Four legislators are probed for influence peddling

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Four legislators are probed for influence peddling


The National Police Agency showed a briefcase stacked with cash confiscated in a raid on Kepco KDN, an IT affiliate of the Korea Electric Power Corporation. [NEWS1]

Police are expanding their investigation into allegations that four National Assembly members were lobbied by an affiliate of the state-owned electric company and may have received up to 27 million won ($24,570) each.

According to a special investigative team at the National Police Agency Tuesday, Kepco KDN, an IT affiliate of the state-run Korea Electric Power Corporation (Kepco), made contributions to four lawmakers with the clear intention of buying their influence to change a revision to the software industry law.

The company allegedly wanted to ensure that it maintained its share of the market.

Lawmakers Chun Soon-ok, Kim Hyun-mi and Hong Il-pyo of the opposition New Politics Alliance for Democracy (NPAD) and Yeo Sang-kyu of the ruling Saenuri Party are implicated in the scandal, the police said. The authorities said the company faced a crisis in November 2012 when a revision to the software industry act was submitted to the parliament sponsored by Rep. Chun of the NPAD, which would ban large companies such as Kepco KDN from bidding to develop software for state-run companies such as Kepco, KDN’s main client.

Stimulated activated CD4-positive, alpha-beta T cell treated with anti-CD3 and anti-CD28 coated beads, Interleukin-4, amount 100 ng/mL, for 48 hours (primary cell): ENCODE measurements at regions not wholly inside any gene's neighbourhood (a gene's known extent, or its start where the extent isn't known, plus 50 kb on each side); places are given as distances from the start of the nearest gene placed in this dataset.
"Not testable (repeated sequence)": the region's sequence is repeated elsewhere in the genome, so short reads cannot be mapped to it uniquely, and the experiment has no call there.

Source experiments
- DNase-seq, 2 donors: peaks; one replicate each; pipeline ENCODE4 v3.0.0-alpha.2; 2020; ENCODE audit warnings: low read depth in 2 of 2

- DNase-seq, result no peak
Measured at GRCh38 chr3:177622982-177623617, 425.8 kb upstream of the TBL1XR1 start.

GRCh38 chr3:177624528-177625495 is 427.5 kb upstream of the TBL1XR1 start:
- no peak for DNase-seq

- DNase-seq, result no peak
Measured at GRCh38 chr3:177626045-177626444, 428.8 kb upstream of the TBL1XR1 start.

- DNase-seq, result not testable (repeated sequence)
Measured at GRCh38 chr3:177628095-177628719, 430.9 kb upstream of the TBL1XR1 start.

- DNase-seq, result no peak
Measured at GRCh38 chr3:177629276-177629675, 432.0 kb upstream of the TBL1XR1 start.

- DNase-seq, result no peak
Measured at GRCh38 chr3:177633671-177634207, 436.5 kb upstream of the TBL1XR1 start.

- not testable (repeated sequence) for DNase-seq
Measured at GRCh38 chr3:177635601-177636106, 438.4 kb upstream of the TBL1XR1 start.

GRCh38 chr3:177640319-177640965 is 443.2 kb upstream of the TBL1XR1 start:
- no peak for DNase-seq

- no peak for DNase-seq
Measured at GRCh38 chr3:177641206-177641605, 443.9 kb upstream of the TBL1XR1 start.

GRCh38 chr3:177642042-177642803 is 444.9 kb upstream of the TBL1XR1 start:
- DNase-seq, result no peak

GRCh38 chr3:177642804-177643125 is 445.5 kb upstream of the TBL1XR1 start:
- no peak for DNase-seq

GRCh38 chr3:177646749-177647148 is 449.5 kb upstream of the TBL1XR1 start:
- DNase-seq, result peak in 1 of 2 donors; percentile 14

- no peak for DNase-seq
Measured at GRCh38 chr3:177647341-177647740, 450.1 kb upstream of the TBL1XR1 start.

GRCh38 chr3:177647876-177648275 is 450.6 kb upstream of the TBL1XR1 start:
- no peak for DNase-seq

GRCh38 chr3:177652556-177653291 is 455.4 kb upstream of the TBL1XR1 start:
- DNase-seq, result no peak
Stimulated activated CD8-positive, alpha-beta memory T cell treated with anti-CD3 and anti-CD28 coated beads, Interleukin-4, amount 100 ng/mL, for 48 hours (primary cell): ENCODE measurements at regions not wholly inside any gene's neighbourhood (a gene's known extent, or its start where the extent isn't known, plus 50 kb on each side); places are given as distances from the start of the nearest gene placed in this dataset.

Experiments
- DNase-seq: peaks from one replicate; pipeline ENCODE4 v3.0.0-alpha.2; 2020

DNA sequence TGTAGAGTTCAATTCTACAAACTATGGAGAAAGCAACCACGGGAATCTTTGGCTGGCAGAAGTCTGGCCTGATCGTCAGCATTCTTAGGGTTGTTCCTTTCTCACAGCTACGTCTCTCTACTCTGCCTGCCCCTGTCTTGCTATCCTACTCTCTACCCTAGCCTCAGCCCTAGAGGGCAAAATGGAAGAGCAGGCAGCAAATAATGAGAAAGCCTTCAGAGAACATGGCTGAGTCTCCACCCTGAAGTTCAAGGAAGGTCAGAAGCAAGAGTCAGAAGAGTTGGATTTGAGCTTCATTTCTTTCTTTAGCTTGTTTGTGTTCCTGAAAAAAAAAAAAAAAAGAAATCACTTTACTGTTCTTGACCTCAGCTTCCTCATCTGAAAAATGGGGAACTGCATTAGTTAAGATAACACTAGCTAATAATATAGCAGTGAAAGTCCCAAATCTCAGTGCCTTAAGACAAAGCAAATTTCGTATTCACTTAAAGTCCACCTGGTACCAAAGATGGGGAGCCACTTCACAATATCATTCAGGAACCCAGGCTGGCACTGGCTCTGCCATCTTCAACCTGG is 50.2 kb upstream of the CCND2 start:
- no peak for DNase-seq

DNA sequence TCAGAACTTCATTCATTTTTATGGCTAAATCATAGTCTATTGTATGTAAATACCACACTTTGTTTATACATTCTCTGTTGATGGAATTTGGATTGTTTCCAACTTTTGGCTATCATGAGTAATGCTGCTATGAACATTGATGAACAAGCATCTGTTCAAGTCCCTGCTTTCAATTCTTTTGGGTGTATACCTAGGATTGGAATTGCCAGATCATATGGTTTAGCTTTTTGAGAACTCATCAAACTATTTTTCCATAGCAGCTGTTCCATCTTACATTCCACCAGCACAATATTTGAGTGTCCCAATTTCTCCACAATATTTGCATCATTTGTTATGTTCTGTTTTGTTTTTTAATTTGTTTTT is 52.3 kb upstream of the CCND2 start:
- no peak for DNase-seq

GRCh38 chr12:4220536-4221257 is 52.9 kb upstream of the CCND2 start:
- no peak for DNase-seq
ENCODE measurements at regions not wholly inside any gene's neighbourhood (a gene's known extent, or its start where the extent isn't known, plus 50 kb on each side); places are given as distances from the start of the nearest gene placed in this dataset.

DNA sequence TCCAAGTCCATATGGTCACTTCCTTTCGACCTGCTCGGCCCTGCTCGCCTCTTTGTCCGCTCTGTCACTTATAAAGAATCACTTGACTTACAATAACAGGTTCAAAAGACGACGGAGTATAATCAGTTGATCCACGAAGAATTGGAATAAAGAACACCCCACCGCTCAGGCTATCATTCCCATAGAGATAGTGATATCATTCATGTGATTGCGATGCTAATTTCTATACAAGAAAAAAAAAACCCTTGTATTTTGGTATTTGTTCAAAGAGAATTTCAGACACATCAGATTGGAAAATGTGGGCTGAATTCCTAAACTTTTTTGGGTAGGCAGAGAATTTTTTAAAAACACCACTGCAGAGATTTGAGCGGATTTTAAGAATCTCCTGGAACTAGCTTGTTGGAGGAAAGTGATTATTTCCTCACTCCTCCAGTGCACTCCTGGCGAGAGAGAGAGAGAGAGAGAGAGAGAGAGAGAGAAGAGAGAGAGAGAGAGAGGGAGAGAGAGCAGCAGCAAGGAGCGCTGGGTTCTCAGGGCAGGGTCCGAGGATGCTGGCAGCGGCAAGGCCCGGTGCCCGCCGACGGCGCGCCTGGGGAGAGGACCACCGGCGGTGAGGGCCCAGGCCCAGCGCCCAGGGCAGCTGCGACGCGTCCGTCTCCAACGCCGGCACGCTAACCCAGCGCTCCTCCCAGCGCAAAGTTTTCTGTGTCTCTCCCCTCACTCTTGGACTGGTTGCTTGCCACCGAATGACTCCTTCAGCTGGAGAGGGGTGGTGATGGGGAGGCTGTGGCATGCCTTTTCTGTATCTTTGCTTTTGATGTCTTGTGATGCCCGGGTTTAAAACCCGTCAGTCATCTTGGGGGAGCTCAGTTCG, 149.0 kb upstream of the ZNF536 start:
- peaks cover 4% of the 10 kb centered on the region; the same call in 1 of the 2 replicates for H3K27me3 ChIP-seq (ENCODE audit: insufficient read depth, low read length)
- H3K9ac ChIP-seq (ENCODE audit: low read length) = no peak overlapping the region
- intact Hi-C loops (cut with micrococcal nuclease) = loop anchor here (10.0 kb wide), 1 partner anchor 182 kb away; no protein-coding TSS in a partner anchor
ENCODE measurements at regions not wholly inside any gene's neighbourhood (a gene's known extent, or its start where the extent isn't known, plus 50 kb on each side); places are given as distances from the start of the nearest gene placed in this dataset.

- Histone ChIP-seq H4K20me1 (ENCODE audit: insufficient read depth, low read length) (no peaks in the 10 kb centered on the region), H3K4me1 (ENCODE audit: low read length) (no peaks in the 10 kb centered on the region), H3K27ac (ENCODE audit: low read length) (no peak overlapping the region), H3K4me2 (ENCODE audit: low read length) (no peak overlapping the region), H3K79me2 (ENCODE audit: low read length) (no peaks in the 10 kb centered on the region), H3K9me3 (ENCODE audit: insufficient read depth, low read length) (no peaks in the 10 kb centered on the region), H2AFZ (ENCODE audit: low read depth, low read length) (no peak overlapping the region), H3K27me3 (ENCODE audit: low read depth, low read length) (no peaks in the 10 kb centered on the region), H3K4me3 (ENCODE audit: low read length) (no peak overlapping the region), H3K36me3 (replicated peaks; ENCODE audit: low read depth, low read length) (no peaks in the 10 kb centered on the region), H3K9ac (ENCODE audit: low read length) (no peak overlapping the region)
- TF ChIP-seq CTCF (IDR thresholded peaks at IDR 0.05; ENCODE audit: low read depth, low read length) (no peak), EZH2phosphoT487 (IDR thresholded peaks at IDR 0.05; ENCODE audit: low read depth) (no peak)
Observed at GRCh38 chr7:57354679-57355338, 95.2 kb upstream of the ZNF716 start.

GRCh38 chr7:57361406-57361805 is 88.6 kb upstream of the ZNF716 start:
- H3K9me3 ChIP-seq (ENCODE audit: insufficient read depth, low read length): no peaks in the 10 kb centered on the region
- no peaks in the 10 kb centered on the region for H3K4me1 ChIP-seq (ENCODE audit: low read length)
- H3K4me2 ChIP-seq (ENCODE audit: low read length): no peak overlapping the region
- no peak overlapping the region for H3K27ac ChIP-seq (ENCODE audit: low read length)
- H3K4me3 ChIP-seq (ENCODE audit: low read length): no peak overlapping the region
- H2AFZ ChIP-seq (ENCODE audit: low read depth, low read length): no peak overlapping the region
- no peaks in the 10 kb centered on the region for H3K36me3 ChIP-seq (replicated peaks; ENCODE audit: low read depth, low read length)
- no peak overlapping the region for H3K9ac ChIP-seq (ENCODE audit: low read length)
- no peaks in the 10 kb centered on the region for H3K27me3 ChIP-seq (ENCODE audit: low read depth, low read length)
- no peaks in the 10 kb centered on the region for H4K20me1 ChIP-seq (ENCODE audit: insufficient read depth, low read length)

The police said the former president of Kepco KDN instructed 568 of his employees to make individual 100,000 won donations to each of the four lawmakers.

The police said each of the four lawmakers received donations from the employees ranging from 10 million to 18 million won. Chun allegedly received 18 million in donations.

Two months later, Chun resubmitted a revised bill that allowed large public institutions such as Kepco KDN to bid for software development contracts from public companies.

The police also suspect the company’s purchase of 300 copies of a book written by Chun, spending 9 million won, in June 2013 was a reward for the revision of the bill.

While no indictments have been filed, the police booked the former Kepco KDN president and another senior executive for investigation of violation of the political funding law.

The police said it will start questioning the suspected lawmakers and their aides as early as next week.

Chun, a former labor activist, denied the allegation Tuesday, saying she was never lobbied by the company. Chun’s older brother was revered labor activist Chun Tae-il, who immolated himself in 1970. “During the course of legislation, I was never lobbied by Kepco KDN,” she said. “This is a politically motivated prosecution.”


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